I am following the pattern for Cascade, the most beginner-friendly pattern from Colorwash Bargello Quilts.

The quilt top is complete, and as I discussed in my previous post, I’ve decided to free-motion quilt this project.  I’m raring to get started!  I’m leaning towards a variegated thread that has a nice sheen. Although you don’t usually notice the color of the thread used for the quilting until you are right up close, it can have significant impact on the finished quilt.

A quick refresher for a few of my readers who aren’t quilters:

  • A “quilt” is traditionally composed of 3 layers: quilt top (which may be pieced together, appliquĂ©d, or whole-cloth), the batting (I’ll be using 80/20 Hobbs Heirloom Cotton batting), and the backing fabric.
  • “Quilting” refers to the stitching (by hand or machine) that is done to hold the 3 layers together.
  • “Free-motion” quilting refers to dropping the feed dogs (the feed dogs are what normally moves the fabric through the sewing machine as you sew) and creating a design by moving the fabric manually (kind of like drawing on paper, except in this case, the pencil/machine is stationary and the paper/fabric is what moves).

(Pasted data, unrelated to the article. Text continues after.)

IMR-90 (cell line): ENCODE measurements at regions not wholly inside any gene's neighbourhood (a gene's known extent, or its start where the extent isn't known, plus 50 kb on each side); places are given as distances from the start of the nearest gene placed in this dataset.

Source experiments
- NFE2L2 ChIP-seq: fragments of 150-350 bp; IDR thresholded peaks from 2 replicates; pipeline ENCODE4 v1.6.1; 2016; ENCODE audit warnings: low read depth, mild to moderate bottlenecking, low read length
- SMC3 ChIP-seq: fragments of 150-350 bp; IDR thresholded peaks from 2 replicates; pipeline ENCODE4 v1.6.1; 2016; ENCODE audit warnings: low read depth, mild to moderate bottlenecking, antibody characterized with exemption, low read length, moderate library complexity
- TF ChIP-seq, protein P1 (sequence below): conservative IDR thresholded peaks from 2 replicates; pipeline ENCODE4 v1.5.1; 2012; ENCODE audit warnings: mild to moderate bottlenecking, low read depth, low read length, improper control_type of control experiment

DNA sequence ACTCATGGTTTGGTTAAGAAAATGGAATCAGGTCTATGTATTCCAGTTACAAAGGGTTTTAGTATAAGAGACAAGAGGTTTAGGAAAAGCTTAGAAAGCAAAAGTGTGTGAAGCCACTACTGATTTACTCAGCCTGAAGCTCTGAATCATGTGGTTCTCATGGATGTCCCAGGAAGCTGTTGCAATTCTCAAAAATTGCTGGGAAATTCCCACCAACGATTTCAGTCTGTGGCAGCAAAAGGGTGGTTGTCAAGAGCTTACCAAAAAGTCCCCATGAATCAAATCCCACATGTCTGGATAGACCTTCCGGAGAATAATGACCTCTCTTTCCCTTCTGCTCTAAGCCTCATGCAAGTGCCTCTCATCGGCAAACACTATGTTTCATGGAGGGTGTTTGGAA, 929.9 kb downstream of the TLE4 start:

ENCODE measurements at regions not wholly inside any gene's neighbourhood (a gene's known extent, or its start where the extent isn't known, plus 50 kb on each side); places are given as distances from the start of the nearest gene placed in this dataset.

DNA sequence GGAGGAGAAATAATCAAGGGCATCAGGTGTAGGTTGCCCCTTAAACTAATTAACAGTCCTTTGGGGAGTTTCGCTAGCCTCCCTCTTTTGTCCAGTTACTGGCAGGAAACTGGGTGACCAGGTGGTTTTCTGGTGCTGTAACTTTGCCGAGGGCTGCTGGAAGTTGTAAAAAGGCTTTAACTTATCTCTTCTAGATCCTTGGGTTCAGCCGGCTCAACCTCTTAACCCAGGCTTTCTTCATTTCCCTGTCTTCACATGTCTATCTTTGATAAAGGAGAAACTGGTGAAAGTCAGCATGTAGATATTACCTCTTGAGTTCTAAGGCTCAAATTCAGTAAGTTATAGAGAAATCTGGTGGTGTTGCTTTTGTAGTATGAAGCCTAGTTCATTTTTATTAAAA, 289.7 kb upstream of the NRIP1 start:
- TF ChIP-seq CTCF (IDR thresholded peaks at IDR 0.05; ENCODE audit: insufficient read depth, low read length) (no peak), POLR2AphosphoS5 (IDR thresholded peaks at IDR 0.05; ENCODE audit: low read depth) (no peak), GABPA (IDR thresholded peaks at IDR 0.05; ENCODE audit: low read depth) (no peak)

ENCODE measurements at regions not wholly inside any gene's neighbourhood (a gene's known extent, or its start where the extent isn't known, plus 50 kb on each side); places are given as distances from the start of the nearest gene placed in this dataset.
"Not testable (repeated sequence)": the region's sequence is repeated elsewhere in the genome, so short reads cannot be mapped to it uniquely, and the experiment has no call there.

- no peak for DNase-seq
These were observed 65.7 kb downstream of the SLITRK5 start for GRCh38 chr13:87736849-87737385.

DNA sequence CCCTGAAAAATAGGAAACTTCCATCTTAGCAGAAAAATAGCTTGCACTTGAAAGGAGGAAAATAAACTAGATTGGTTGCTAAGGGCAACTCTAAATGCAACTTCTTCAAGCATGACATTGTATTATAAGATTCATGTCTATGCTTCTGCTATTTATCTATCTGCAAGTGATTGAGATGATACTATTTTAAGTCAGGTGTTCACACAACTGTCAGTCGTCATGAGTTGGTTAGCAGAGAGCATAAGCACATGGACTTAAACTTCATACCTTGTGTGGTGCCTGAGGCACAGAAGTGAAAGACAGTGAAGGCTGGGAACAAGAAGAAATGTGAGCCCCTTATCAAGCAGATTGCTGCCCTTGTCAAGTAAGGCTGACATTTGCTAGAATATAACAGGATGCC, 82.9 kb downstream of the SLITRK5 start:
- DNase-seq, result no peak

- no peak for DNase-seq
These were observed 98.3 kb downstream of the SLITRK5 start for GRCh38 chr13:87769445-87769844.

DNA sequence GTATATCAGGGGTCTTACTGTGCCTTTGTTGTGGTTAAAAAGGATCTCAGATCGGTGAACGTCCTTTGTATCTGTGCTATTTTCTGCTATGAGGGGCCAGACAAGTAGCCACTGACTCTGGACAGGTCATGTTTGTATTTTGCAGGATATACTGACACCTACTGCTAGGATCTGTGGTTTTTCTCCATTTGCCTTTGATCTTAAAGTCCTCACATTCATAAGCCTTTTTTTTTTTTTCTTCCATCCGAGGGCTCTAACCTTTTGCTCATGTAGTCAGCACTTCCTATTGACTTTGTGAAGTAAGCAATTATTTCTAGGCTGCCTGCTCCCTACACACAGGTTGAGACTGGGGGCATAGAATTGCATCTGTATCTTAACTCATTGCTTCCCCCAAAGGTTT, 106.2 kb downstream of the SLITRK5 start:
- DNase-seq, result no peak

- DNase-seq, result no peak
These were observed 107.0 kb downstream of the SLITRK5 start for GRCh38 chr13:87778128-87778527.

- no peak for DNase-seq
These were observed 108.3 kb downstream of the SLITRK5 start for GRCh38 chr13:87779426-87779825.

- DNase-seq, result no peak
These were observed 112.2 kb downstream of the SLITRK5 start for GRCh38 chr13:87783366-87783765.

A few of my personal observations about my thread choices:

  • I like thread with a bit of shine! In my early days, I often used rayon thread, but I switched to high-quality trilobal polyester threads such as Isacord, Rainbows, and Fantastico (the latter 2 are from Superior Threads) as they became available. These newer threads have beautiful sheen, are reliably colorfast, virtually lint-free, and are much less likely to shred or break while you are stitching. (Note: you may still get lint build-up in your machine from your batting and backing, as well as from your bobbin thread, if you are using cotton.)